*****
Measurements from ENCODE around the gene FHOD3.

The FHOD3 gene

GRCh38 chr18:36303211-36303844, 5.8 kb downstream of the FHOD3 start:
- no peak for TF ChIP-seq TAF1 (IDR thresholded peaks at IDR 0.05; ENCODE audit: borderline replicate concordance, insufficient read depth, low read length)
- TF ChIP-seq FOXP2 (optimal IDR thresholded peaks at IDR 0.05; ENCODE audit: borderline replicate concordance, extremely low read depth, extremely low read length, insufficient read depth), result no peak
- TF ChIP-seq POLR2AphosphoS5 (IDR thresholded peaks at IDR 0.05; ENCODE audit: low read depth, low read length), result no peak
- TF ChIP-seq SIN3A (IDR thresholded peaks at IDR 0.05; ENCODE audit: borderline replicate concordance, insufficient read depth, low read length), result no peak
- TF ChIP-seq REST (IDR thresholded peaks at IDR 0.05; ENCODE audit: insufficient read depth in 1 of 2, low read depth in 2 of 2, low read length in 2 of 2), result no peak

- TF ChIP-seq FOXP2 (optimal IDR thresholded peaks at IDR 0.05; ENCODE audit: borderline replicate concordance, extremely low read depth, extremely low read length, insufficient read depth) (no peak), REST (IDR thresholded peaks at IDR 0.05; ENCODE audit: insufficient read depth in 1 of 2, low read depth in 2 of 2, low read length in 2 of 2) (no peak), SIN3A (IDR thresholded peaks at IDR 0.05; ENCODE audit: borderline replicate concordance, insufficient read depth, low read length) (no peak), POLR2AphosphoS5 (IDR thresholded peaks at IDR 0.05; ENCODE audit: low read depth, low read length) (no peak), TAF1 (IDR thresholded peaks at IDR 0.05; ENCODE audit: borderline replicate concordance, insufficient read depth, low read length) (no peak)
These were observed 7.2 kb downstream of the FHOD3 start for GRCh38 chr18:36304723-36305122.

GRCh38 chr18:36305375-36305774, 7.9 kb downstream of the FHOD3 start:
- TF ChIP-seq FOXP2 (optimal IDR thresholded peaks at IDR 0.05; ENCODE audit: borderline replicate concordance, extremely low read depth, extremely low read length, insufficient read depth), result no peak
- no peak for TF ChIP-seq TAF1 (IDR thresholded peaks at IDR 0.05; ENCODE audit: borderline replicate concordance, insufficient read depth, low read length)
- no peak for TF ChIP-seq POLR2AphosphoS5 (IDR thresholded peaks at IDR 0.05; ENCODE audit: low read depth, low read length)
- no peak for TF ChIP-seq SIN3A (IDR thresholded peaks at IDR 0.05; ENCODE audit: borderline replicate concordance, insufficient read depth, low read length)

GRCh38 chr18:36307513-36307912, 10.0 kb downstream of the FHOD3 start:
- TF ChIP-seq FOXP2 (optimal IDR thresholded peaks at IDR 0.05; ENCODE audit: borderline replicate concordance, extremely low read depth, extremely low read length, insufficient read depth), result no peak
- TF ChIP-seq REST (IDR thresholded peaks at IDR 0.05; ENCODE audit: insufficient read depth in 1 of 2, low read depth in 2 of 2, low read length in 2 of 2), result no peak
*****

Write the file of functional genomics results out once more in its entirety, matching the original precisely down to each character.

Measurements from ENCODE around the gene FHOD3.

The FHOD3 gene

GRCh38 chr18:36303211-36303844, 5.8 kb downstream of the FHOD3 start:
- no peak for TF ChIP-seq TAF1 (IDR thresholded peaks at IDR 0.05; ENCODE audit: borderline replicate concordance, insufficient read depth, low read length)
- TF ChIP-seq FOXP2 (optimal IDR thresholded peaks at IDR 0.05; ENCODE audit: borderline replicate concordance, extremely low read depth, extremely low read length, insufficient read depth), result no peak
- TF ChIP-seq POLR2AphosphoS5 (IDR thresholded peaks at IDR 0.05; ENCODE audit: low read depth, low read length), result no peak
- TF ChIP-seq SIN3A (IDR thresholded peaks at IDR 0.05; ENCODE audit: borderline replicate concordance, insufficient read depth, low read length), result no peak
- TF ChIP-seq REST (IDR thresholded peaks at IDR 0.05; ENCODE audit: insufficient read depth in 1 of 2, low read depth in 2 of 2, low read length in 2 of 2), result no peak

- TF ChIP-seq FOXP2 (optimal IDR thresholded peaks at IDR 0.05; ENCODE audit: borderline replicate concordance, extremely low read depth, extremely low read length, insufficient read depth) (no peak), REST (IDR thresholded peaks at IDR 0.05; ENCODE audit: insufficient read depth in 1 of 2, low read depth in 2 of 2, low read length in 2 of 2) (no peak), SIN3A (IDR thresholded peaks at IDR 0.05; ENCODE audit: borderline replicate concordance, insufficient read depth, low read length) (no peak), POLR2AphosphoS5 (IDR thresholded peaks at IDR 0.05; ENCODE audit: low read depth, low read length) (no peak), TAF1 (IDR thresholded peaks at IDR 0.05; ENCODE audit: borderline replicate concordance, insufficient read depth, low read length) (no peak)
These were observed 7.2 kb downstream of the FHOD3 start for GRCh38 chr18:36304723-36305122.

GRCh38 chr18:36305375-36305774, 7.9 kb downstream of the FHOD3 start:
- TF ChIP-seq FOXP2 (optimal IDR thresholded peaks at IDR 0.05; ENCODE audit: borderline replicate concordance, extremely low read depth, extremely low read length, insufficient read depth), result no peak
- no peak for TF ChIP-seq TAF1 (IDR thresholded peaks at IDR 0.05; ENCODE audit: borderline replicate concordance, insufficient read depth, low read length)
- no peak for TF ChIP-seq POLR2AphosphoS5 (IDR thresholded peaks at IDR 0.05; ENCODE audit: low read depth, low read length)
- no peak for TF ChIP-seq SIN3A (IDR thresholded peaks at IDR 0.05; ENCODE audit: borderline replicate concordance, insufficient read depth, low read length)

GRCh38 chr18:36307513-36307912, 10.0 kb downstream of the FHOD3 start:
- TF ChIP-seq FOXP2 (optimal IDR thresholded peaks at IDR 0.05; ENCODE audit: borderline replicate concordance, extremely low read depth, extremely low read length, insufficient read depth), result no peak
- TF ChIP-seq REST (IDR thresholded peaks at IDR 0.05; ENCODE audit: insufficient read depth in 1 of 2, low read depth in 2 of 2, low read length in 2 of 2), result no peak